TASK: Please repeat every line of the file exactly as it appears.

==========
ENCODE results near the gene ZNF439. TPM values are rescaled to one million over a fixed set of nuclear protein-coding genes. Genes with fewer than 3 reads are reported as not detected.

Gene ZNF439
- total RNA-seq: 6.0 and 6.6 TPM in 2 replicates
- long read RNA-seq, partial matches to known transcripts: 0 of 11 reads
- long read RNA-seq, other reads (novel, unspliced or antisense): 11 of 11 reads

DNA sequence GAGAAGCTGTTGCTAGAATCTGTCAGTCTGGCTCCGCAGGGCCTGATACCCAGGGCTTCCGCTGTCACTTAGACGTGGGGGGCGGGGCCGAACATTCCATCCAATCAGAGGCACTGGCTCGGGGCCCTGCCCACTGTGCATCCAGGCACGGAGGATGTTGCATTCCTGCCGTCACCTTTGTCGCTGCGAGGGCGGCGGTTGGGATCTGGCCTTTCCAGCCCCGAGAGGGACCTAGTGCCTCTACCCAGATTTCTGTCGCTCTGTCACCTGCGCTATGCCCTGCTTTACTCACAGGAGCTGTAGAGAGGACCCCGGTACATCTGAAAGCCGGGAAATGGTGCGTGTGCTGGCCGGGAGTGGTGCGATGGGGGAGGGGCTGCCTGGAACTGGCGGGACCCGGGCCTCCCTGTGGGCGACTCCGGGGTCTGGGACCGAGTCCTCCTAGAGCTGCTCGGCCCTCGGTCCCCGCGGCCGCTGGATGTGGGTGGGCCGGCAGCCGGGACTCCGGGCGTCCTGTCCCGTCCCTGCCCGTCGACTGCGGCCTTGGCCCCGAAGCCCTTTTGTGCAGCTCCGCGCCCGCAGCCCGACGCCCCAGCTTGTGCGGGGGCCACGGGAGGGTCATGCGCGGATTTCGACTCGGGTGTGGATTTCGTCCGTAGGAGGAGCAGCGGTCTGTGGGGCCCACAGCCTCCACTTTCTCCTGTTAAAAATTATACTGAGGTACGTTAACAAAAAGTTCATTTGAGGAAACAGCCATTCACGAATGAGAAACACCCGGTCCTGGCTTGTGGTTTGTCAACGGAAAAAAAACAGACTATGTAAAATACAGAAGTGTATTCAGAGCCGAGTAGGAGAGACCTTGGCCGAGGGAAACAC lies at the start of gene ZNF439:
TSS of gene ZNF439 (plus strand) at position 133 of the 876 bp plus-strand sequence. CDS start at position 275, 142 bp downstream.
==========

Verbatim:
ENCODE results near the gene ZNF439. TPM values are rescaled to one million over a fixed set of nuclear protein-coding genes. Genes with fewer than 3 reads are reported as not detected.

Gene ZNF439
- total RNA-seq: 6.0 and 6.6 TPM in 2 replicates
- long read RNA-seq, partial matches to known transcripts: 0 of 11 reads
- long read RNA-seq, other reads (novel, unspliced or antisense): 11 of 11 reads

DNA sequence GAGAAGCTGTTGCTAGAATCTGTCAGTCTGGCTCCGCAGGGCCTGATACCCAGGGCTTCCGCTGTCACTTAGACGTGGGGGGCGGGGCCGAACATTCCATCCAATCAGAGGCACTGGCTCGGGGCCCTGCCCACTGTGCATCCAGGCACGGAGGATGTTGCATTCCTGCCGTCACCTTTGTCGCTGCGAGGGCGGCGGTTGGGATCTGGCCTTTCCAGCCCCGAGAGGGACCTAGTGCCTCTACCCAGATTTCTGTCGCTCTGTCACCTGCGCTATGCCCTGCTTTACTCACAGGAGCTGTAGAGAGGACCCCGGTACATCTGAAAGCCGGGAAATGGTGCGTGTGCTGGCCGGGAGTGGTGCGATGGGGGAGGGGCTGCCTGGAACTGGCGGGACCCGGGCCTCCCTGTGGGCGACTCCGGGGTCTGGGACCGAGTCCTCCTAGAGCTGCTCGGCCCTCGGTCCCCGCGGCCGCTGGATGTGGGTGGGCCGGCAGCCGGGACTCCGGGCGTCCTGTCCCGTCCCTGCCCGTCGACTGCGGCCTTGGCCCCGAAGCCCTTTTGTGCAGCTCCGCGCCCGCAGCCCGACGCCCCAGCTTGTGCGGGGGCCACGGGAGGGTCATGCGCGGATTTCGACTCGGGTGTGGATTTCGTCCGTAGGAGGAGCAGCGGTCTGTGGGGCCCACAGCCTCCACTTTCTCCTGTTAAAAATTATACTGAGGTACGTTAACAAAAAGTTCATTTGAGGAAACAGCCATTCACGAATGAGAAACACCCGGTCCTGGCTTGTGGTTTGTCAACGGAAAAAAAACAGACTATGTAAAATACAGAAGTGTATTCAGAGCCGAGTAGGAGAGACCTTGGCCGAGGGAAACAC lies at the start of gene ZNF439:
TSS of gene ZNF439 (plus strand) at position 133 of the 876 bp plus-strand sequence. CDS start at position 275, 142 bp downstream.